Fad Treatments Making Good Choices for Your Child
Each year, people gather all over for conferences and conventions focused on supporting people with special needs. These events offer opportunities to connect with others facing similar issues and showcase sponsors of the latest trends in intervention. Vendors set up booth after booth, displaying different treatments and methods. The treatments available offer a wide range of evidence to support their effectiveness and can come at a heavy cost.
At one such convention, parents could be overheard discussing one of the treatments being offered. Apart from all the benefits advertised in the vendor’s testimonial of the “cutting-edge treatment” and “breakthrough at the intersection of medicine and technology”, they were offering a special “discount” for anyone who provided a down payment during the convention. Believing the claims, the parents were feeling desperate to enroll in what they saw as a godsend to their children, but realized that they would have to go to great lengths to pay for it, even if it meant applying for a second mortgage on their house. So, how do we decide if the treatment is worth the cost?
Costs of Fad Treatments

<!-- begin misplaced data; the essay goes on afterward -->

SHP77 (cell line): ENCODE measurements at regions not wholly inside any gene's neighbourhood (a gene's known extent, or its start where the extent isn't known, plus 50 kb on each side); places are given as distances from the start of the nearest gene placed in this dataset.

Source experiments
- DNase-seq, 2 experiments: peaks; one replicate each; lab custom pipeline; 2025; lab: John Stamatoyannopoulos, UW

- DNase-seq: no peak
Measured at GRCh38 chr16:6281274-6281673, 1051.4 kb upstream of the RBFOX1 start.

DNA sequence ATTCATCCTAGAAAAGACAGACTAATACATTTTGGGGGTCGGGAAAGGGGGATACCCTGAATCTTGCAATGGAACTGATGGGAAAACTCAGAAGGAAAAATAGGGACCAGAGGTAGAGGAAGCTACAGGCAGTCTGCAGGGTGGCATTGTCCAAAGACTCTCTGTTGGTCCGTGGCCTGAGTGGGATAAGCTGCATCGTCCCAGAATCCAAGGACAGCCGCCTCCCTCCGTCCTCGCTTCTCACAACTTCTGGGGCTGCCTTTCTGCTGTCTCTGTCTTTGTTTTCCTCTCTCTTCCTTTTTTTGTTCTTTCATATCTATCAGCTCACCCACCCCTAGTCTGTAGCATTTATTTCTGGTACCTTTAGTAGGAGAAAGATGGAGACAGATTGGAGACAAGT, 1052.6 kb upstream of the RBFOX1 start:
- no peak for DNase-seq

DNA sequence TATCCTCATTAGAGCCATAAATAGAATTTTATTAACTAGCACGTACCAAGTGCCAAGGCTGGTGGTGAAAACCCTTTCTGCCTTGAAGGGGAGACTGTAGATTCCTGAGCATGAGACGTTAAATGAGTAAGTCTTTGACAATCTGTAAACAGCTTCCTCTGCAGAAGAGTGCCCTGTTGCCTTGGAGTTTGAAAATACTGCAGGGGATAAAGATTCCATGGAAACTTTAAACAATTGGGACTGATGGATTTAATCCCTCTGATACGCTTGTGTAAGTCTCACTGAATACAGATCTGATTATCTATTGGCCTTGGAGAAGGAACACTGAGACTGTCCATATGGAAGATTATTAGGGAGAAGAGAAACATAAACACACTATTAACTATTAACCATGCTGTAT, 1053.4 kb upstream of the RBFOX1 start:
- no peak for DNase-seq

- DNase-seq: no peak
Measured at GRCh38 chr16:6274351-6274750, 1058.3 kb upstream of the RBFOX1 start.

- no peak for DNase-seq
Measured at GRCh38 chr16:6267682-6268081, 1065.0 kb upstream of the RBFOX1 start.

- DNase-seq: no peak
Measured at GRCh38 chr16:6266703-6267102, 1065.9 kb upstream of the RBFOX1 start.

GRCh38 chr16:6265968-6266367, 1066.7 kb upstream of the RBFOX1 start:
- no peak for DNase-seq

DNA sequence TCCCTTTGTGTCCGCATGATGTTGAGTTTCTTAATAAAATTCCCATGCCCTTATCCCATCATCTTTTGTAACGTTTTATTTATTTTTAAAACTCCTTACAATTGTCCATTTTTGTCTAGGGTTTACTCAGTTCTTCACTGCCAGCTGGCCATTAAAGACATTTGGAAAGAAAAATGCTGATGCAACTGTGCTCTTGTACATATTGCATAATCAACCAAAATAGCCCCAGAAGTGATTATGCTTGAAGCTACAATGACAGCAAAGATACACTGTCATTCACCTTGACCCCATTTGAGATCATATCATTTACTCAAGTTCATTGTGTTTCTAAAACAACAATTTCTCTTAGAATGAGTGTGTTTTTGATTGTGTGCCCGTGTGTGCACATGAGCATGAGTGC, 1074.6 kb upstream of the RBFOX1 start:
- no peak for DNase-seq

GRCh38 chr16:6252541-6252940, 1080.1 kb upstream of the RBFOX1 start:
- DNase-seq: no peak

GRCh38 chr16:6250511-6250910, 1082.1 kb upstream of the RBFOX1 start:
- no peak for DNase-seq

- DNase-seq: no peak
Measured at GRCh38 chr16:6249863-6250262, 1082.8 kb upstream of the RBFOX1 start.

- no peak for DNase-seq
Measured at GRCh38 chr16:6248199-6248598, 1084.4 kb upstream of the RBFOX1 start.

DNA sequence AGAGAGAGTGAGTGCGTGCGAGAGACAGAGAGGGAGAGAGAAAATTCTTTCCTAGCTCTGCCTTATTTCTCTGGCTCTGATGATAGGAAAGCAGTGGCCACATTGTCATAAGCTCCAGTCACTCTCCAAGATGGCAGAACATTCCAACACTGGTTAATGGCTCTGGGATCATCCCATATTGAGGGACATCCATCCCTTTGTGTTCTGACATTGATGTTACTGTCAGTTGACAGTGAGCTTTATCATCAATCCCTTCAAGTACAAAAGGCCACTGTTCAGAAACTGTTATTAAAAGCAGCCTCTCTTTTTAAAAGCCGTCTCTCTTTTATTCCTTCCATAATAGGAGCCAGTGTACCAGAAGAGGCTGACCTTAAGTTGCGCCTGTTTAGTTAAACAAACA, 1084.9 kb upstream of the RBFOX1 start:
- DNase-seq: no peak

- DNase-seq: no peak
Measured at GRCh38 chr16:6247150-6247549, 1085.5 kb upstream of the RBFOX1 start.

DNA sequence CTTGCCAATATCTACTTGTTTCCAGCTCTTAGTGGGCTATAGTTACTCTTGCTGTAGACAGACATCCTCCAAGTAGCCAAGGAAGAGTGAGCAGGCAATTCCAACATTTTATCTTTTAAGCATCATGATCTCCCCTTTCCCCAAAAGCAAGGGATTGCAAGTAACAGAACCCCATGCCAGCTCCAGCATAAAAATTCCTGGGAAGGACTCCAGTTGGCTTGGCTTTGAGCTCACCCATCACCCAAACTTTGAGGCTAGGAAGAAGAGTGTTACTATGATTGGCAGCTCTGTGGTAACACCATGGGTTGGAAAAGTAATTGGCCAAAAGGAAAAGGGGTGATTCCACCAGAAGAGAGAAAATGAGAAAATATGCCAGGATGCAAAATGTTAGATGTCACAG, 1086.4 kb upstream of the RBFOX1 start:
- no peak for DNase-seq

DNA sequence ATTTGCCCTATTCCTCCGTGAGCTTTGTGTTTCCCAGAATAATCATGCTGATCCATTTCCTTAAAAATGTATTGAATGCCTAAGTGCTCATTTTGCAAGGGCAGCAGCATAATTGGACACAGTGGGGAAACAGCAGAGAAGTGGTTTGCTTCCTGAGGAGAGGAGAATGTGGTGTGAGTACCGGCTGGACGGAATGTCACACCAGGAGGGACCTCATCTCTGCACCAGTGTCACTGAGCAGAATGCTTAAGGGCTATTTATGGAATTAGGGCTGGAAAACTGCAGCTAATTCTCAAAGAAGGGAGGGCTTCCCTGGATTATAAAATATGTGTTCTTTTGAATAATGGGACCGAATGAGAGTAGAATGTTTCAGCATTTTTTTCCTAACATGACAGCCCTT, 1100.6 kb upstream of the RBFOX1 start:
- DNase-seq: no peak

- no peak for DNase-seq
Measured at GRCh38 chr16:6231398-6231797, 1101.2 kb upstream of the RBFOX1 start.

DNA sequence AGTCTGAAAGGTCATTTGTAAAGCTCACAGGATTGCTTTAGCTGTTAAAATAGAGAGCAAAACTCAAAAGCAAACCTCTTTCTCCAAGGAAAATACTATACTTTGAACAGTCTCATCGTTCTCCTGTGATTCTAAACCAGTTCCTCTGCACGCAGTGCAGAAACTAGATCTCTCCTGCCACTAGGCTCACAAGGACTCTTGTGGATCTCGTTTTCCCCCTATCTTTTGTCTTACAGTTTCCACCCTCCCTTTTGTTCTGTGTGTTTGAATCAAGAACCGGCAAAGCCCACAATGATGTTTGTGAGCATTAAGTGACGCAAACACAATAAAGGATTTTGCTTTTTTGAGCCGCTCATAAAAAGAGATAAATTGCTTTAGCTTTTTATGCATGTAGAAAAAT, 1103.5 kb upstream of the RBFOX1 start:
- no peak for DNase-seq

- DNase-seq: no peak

For a typical family, the costs of treatment can be overwhelming. In addition to the possible financial tolls, children and families may have to dedicate extensive time to the treatment and it may create a good bit of emotional strain on all involved. This is particularly true if the treatment turns out to be ineffective in the end. Hope is created, and then dashed. Sometimes this can happen over and over, as parents strive to do everything they can for their children, long after being tapped out: financially, physically, and mentally. This doesn’t even begin to touch on the direct effects on the children receiving the treatments. If the treatment is intrusive and ineffective, there is an opportunity loss as the children fail to thrive in treatment. Worst case, the children may become victims of treatments that are actually dangerous. See video Miracle Mineral Solution is an example of the dangers of fads.
This video about Miracle Mineral Solution is an example of the dangers of fads
Recognizing Fad Treatments
So, what are fad treatments? They come in waves, touting miraculous effects until they are eventually debunked, only to be replaced by the next new thing – another drop in the bucket in a sea of interventions. How do we recognize fad treatments? They are often highly publicized, offered by people with limited or questionable credentials, make overreaching claims of effectiveness (even cures), and create pressure campaigns, including deals for reduced costs. They typically have little or no scientific research to support their use, relying almost exclusively on testimonials. These red flags, however, may be ignored as parents latch onto these opportunities, desperate to help their children.
There are numerous treatments that lack evidence of their effectiveness. They include dietary supplements and modifications, medical procedures, and a wide range of therapies that lack theoretical and practical grounding. Below you will find sites that provide lists of treatments that currently lack scientific support (focusing on children with autism, in particular):
Making the Right Decisions